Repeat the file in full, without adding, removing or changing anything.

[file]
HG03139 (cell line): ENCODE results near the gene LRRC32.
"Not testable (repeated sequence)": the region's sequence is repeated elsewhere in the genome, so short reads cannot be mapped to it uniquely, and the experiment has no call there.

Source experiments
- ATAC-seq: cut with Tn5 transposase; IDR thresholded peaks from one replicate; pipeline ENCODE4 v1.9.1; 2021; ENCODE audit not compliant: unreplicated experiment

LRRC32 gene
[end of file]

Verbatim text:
HG03139 (cell line): ENCODE results near the gene LRRC32.
"Not testable (repeated sequence)": the region's sequence is repeated elsewhere in the genome, so short reads cannot be mapped to it uniquely, and the experiment has no call there.

Source experiments
- ATAC-seq: cut with Tn5 transposase; IDR thresholded peaks from one replicate; pipeline ENCODE4 v1.9.1; 2021; ENCODE audit not compliant: unreplicated experiment

LRRC32 gene